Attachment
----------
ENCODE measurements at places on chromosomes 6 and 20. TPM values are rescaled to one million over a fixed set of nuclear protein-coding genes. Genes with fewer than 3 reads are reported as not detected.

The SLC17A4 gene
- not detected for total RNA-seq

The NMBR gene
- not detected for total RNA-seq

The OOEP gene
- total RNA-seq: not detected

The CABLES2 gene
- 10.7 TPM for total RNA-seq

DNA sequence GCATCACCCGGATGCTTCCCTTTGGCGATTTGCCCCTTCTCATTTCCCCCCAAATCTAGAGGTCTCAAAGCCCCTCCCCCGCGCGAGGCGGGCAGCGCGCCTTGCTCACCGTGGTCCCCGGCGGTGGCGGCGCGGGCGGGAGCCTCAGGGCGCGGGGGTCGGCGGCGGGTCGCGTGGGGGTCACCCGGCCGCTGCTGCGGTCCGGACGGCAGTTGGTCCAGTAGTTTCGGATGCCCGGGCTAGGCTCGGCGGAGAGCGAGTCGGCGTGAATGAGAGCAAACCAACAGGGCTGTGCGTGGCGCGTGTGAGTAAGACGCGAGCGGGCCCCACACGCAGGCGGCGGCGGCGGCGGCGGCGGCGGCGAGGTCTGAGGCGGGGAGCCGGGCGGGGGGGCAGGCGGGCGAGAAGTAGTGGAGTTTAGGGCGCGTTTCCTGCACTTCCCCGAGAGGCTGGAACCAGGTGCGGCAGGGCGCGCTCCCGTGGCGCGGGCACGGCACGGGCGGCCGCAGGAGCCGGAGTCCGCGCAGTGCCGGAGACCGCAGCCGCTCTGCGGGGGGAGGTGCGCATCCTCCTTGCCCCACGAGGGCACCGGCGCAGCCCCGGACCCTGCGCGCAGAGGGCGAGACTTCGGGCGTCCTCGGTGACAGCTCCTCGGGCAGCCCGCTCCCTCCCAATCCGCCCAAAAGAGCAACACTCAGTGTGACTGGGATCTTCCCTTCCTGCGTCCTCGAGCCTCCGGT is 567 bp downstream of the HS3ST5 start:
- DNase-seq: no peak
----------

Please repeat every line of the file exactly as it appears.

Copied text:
ENCODE measurements at places on chromosomes 6 and 20. TPM values are rescaled to one million over a fixed set of nuclear protein-coding genes. Genes with fewer than 3 reads are reported as not detected.

The SLC17A4 gene
- not detected for total RNA-seq

The NMBR gene
- not detected for total RNA-seq

The OOEP gene
- total RNA-seq: not detected

The CABLES2 gene
- 10.7 TPM for total RNA-seq

DNA sequence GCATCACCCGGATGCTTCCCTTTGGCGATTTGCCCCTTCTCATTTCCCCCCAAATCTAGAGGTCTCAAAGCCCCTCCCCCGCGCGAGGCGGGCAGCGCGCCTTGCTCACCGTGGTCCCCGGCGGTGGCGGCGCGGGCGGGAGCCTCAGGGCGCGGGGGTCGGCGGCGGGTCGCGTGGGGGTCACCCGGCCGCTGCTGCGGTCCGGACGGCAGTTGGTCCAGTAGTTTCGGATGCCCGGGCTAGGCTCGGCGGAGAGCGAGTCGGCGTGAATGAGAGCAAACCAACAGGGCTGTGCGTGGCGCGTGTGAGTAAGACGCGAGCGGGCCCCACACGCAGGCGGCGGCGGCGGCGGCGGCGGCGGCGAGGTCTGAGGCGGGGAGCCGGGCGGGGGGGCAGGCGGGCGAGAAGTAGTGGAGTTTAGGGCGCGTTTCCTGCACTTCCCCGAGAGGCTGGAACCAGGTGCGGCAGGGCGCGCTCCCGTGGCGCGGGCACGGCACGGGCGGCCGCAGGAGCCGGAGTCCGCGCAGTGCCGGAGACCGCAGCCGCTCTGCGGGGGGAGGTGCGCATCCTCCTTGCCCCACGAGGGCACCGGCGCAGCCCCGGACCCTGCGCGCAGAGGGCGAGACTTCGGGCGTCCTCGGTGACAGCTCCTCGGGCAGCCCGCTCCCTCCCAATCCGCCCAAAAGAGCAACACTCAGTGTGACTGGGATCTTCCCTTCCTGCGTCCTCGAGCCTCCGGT is 567 bp downstream of the HS3ST5 start:
- DNase-seq: no peak